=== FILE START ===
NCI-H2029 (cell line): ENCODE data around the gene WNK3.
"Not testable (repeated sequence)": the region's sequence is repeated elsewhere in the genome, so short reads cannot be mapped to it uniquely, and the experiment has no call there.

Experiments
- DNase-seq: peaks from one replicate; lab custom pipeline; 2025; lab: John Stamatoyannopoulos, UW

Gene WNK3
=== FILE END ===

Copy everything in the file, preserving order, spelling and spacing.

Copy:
NCI-H2029 (cell line): ENCODE data around the gene WNK3.
"Not testable (repeated sequence)": the region's sequence is repeated elsewhere in the genome, so short reads cannot be mapped to it uniquely, and the experiment has no call there.

Experiments
- DNase-seq: peaks from one replicate; lab custom pipeline; 2025; lab: John Stamatoyannopoulos, UW

Gene WNK3